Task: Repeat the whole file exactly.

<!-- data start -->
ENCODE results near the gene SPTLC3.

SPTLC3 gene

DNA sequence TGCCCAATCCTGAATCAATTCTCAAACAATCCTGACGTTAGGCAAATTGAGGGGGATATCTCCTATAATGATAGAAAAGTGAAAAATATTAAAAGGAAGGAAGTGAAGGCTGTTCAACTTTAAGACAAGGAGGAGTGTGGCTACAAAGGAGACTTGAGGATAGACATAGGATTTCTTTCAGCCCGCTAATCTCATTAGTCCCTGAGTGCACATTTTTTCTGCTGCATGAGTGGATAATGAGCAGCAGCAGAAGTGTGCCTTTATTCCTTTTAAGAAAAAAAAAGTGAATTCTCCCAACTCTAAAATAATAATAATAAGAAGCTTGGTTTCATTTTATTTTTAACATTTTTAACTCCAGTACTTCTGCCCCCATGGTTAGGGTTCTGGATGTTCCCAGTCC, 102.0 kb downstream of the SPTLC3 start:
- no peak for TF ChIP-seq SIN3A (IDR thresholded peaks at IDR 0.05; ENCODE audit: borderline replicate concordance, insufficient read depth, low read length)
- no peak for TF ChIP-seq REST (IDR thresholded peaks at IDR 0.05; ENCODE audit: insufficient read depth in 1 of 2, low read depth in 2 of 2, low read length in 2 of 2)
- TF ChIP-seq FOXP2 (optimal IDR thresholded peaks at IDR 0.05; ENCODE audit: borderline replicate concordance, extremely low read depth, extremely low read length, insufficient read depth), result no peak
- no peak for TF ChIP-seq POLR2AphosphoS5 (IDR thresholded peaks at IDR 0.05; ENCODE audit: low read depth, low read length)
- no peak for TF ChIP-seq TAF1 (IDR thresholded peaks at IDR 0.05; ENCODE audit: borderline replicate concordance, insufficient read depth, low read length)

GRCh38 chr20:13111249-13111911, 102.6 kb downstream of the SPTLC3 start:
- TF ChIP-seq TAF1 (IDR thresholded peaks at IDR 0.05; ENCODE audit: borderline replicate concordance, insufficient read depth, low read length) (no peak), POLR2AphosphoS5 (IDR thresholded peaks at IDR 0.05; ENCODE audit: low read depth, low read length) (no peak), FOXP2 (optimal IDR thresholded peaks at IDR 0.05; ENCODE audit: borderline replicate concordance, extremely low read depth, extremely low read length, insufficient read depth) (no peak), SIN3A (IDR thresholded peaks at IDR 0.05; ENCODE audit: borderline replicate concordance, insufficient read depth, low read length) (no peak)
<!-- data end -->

ENCODE results near the gene SPTLC3.

SPTLC3 gene

DNA sequence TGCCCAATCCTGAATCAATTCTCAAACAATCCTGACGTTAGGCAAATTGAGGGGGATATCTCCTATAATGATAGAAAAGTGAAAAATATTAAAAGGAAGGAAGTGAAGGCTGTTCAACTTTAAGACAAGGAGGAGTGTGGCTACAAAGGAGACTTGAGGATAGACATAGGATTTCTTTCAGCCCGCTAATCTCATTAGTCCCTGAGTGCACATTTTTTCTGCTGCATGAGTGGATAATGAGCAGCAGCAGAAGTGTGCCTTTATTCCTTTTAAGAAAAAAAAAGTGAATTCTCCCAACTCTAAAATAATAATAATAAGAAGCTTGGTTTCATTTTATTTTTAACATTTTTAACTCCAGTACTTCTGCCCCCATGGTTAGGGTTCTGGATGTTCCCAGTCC, 102.0 kb downstream of the SPTLC3 start:
- no peak for TF ChIP-seq SIN3A (IDR thresholded peaks at IDR 0.05; ENCODE audit: borderline replicate concordance, insufficient read depth, low read length)
- no peak for TF ChIP-seq REST (IDR thresholded peaks at IDR 0.05; ENCODE audit: insufficient read depth in 1 of 2, low read depth in 2 of 2, low read length in 2 of 2)
- TF ChIP-seq FOXP2 (optimal IDR thresholded peaks at IDR 0.05; ENCODE audit: borderline replicate concordance, extremely low read depth, extremely low read length, insufficient read depth), result no peak
- no peak for TF ChIP-seq POLR2AphosphoS5 (IDR thresholded peaks at IDR 0.05; ENCODE audit: low read depth, low read length)
- no peak for TF ChIP-seq TAF1 (IDR thresholded peaks at IDR 0.05; ENCODE audit: borderline replicate concordance, insufficient read depth, low read length)

GRCh38 chr20:13111249-13111911, 102.6 kb downstream of the SPTLC3 start:
- TF ChIP-seq TAF1 (IDR thresholded peaks at IDR 0.05; ENCODE audit: borderline replicate concordance, insufficient read depth, low read length) (no peak), POLR2AphosphoS5 (IDR thresholded peaks at IDR 0.05; ENCODE audit: low read depth, low read length) (no peak), FOXP2 (optimal IDR thresholded peaks at IDR 0.05; ENCODE audit: borderline replicate concordance, extremely low read depth, extremely low read length, insufficient read depth) (no peak), SIN3A (IDR thresholded peaks at IDR 0.05; ENCODE audit: borderline replicate concordance, insufficient read depth, low read length) (no peak)